The joints in our 4-year-old warehouse floor have spalled to different degrees--from minor edge chipping to more major ruts that are affecting forklift traffic. Can we just prepare the deteriorated areas, then fill the gap with a sealant or other material? Or do we need to reconstruct the slab edges and create a new joint?
Before repairing the joint, you should first determine if the deterioration is caused by a loss of subgrade support at the slab edges. If it is, simply repairing the spalled joint will probably provide only a temporary solution.Loss of subgrade support (often caused by slab curling) causes the slab edge to deflect when a forklift runs over the joint. The forklift wheels then impact the edge of the adjacent slab and spall the concrete (Figure 1).You often can detect slab deflections by simply standing on the joint while a forklift runs over it. To measure the exact deflection, consider using laser levels or dial gauges supported by Benkelman beams. Various rules of thumb can determine how much slab deflection is too much. References 1, 2 and 3 describe a few of these guidelines.Consider undersealing the joint to stabilize excessive slab deflections. Reference 4 contains excellent information on undersealing.Once you address the slab deflections, repair the joint spalls. Steve Metzger of Metzger/McGuire Co. (Reference 5) recommends repairing joint spalls less than 1 3/16 inches wide with an aggregate-filled semirigid epoxy joint filler (Figure 2). Use a semirigid epoxy with a minimum Shore hardness of A80 or D50 (ASTM D 2240). Add 2 1/2 parts silica sand to one part epoxy to give the sealant more deflection resistance. If the repair area is less than 1/2 inch wide, don't add aggregate to the epoxy.If spalled areas are wider than 1 1/4 inches, Metzger recommends creating a new joint by reconstructing the slab edges with a rigid epoxy mortar. After sawcutting and removing loose debris, insert a 1/8-inch-thick plastic strip into the joint. This will serve as a removable form. Mix a batch of neat epoxy and apply a prime coat to the bottom and sides of the repair area. Then add the recommended amount of sand to the liquid epoxy, mix thoroughly and apply the material to the repair area. Trowel the surface flush or leave it slightly high.After the mortar has cured, remove the form, clean the joint and install a neat semirigid epoxy joint filler. After the filler has cured, sand or grind the area flush to the surrounding floor.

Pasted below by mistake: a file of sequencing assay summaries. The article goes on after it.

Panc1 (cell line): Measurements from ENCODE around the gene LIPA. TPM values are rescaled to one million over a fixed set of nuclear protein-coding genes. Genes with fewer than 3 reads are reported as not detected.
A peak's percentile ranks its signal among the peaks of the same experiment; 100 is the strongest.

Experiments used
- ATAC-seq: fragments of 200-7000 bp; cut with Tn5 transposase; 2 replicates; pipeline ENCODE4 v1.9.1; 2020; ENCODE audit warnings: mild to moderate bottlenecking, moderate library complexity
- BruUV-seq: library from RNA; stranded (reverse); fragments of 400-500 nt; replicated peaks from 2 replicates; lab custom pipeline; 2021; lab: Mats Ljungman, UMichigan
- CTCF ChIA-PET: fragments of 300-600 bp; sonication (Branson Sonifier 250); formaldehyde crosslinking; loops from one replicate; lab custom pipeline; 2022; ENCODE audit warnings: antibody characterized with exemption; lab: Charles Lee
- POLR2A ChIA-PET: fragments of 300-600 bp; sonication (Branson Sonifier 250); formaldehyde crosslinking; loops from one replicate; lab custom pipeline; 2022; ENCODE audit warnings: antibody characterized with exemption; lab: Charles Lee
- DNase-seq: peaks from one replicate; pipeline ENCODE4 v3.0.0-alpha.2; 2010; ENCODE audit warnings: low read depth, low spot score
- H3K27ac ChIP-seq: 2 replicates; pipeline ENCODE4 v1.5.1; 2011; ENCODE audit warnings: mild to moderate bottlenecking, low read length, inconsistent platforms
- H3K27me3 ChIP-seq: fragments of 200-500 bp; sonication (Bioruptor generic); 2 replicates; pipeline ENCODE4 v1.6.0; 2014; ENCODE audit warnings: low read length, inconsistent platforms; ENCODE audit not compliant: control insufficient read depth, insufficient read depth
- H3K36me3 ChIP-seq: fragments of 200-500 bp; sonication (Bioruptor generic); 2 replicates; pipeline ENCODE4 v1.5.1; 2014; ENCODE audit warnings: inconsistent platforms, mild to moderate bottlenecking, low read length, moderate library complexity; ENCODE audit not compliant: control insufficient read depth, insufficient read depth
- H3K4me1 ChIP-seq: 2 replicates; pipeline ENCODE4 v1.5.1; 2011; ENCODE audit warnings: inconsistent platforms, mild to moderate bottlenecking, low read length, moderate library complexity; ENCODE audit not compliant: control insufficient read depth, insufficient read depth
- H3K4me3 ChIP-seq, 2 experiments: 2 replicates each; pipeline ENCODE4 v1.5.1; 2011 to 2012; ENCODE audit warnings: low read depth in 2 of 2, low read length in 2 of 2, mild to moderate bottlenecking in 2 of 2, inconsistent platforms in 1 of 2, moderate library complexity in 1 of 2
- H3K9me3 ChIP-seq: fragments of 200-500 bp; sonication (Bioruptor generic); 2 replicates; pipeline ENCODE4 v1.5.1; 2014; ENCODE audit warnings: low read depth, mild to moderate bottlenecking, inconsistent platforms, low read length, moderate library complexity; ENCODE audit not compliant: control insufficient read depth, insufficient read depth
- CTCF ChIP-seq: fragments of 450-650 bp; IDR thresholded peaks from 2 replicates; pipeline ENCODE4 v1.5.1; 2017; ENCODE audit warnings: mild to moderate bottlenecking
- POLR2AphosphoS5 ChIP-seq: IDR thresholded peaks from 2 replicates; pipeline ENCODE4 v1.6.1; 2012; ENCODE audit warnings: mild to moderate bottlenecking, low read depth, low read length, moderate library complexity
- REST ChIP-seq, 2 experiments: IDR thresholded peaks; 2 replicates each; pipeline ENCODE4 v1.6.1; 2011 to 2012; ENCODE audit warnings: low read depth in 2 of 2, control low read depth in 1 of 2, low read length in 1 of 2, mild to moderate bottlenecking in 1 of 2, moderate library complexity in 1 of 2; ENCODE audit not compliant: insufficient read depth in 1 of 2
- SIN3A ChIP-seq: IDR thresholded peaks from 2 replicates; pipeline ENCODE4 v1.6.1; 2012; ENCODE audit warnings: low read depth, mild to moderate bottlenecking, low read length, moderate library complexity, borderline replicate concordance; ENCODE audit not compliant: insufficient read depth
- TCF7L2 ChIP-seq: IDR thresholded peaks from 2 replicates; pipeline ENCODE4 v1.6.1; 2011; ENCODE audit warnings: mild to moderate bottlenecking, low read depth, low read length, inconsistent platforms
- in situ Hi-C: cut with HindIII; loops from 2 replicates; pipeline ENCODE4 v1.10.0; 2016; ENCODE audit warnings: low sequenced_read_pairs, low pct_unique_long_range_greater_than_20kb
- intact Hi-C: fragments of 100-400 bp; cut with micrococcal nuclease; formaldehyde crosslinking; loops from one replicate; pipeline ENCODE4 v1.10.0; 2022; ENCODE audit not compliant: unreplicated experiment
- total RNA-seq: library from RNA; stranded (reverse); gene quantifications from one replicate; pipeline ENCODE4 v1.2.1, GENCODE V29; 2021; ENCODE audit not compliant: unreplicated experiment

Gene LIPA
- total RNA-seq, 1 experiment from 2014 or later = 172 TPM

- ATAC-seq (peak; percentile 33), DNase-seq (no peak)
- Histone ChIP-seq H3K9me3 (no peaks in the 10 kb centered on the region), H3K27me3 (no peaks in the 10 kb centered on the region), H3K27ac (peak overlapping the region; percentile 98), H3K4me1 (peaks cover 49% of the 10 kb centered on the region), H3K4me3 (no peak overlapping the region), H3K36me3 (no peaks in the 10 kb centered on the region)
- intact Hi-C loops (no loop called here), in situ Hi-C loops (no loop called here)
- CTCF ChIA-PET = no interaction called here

Figure 1. Loss of subgrade support (often caused by slab curling) causes the slab edge to deflect when a forklift runs over the joint. The forklift wheels then impact the edge of the adjacent slab and spall the concrete.
Figure 2. Minor joint spalling can be repaired by routing and resealing the joint with an aggregate-filled semirigid epoxy. To repair more extensive spalling, reconstruct the joint edges with a rigid epoxy mortar and reseal the joint with a neat semirigid epoxy.
References1. Ron Bartelstein and Ed Weiner,
"Repairing Industrial Floors,"
Concrete Repair Digest, Spring 1990, pp. 7-12.2. Peter J. Nussbaum,
"Repairing Joints and Cracks in Industrial Floors,"
Concrete Repair Digest, April/May 1992, pp. 49-52.3. Bruce A. Suprenant,
"Repairing Curled Slabs,"
Concrete Repair Digest, December 1996/January 1997, pp. 296-301.4. John G. Meyers,
"Stabilizing Slab Deflection in Industrial Floors,"
Concrete Repair Digest, April/May 1992, pp. 57-60.5. Steve Metzger,
"A Closer Look at Industrial Floor Joints,"
Concrete Repair Digest, February/March 1996, pp. 9-14.